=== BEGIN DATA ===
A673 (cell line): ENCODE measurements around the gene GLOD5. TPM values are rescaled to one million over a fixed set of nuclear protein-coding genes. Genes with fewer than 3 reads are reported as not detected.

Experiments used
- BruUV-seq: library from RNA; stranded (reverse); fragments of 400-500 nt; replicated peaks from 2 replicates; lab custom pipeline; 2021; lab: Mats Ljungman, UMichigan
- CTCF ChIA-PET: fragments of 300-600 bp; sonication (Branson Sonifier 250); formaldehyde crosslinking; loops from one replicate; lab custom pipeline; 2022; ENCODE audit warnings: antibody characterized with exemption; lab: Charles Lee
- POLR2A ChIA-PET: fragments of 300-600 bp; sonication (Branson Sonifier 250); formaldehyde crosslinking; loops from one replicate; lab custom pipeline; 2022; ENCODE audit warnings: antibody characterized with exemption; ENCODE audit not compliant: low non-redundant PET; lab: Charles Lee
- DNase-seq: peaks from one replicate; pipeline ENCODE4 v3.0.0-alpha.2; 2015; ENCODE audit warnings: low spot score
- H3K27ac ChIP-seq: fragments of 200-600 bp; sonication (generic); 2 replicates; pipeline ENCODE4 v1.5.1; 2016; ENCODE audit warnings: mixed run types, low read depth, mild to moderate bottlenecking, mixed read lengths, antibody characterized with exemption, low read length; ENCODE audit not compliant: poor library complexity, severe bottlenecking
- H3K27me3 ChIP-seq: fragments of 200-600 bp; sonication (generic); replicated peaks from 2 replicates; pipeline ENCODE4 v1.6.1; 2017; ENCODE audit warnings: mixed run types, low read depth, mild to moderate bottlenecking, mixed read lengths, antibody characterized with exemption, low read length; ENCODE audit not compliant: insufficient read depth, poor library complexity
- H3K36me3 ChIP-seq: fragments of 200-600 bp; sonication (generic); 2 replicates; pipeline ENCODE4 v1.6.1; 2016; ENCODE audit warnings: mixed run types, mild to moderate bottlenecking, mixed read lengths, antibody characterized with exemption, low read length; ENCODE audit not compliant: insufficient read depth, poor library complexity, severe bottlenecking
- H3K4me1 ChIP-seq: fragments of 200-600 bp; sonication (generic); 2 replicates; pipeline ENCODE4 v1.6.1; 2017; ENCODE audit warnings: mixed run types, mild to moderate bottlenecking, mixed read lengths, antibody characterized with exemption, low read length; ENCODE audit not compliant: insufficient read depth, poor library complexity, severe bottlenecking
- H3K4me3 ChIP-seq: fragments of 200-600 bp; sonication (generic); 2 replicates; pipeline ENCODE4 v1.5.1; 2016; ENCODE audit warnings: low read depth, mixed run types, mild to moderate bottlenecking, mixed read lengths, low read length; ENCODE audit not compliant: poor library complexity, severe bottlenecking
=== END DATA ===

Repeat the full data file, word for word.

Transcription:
A673 (cell line): ENCODE measurements around the gene GLOD5. TPM values are rescaled to one million over a fixed set of nuclear protein-coding genes. Genes with fewer than 3 reads are reported as not detected.

Experiments used
- BruUV-seq: library from RNA; stranded (reverse); fragments of 400-500 nt; replicated peaks from 2 replicates; lab custom pipeline; 2021; lab: Mats Ljungman, UMichigan
- CTCF ChIA-PET: fragments of 300-600 bp; sonication (Branson Sonifier 250); formaldehyde crosslinking; loops from one replicate; lab custom pipeline; 2022; ENCODE audit warnings: antibody characterized with exemption; lab: Charles Lee
- POLR2A ChIA-PET: fragments of 300-600 bp; sonication (Branson Sonifier 250); formaldehyde crosslinking; loops from one replicate; lab custom pipeline; 2022; ENCODE audit warnings: antibody characterized with exemption; ENCODE audit not compliant: low non-redundant PET; lab: Charles Lee
- DNase-seq: peaks from one replicate; pipeline ENCODE4 v3.0.0-alpha.2; 2015; ENCODE audit warnings: low spot score
- H3K27ac ChIP-seq: fragments of 200-600 bp; sonication (generic); 2 replicates; pipeline ENCODE4 v1.5.1; 2016; ENCODE audit warnings: mixed run types, low read depth, mild to moderate bottlenecking, mixed read lengths, antibody characterized with exemption, low read length; ENCODE audit not compliant: poor library complexity, severe bottlenecking
- H3K27me3 ChIP-seq: fragments of 200-600 bp; sonication (generic); replicated peaks from 2 replicates; pipeline ENCODE4 v1.6.1; 2017; ENCODE audit warnings: mixed run types, low read depth, mild to moderate bottlenecking, mixed read lengths, antibody characterized with exemption, low read length; ENCODE audit not compliant: insufficient read depth, poor library complexity
- H3K36me3 ChIP-seq: fragments of 200-600 bp; sonication (generic); 2 replicates; pipeline ENCODE4 v1.6.1; 2016; ENCODE audit warnings: mixed run types, mild to moderate bottlenecking, mixed read lengths, antibody characterized with exemption, low read length; ENCODE audit not compliant: insufficient read depth, poor library complexity, severe bottlenecking
- H3K4me1 ChIP-seq: fragments of 200-600 bp; sonication (generic); 2 replicates; pipeline ENCODE4 v1.6.1; 2017; ENCODE audit warnings: mixed run types, mild to moderate bottlenecking, mixed read lengths, antibody characterized with exemption, low read length; ENCODE audit not compliant: insufficient read depth, poor library complexity, severe bottlenecking
- H3K4me3 ChIP-seq: fragments of 200-600 bp; sonication (generic); 2 replicates; pipeline ENCODE4 v1.5.1; 2016; ENCODE audit warnings: low read depth, mixed run types, mild to moderate bottlenecking, mixed read lengths, low read length; ENCODE audit not compliant: poor library complexity, severe bottlenecking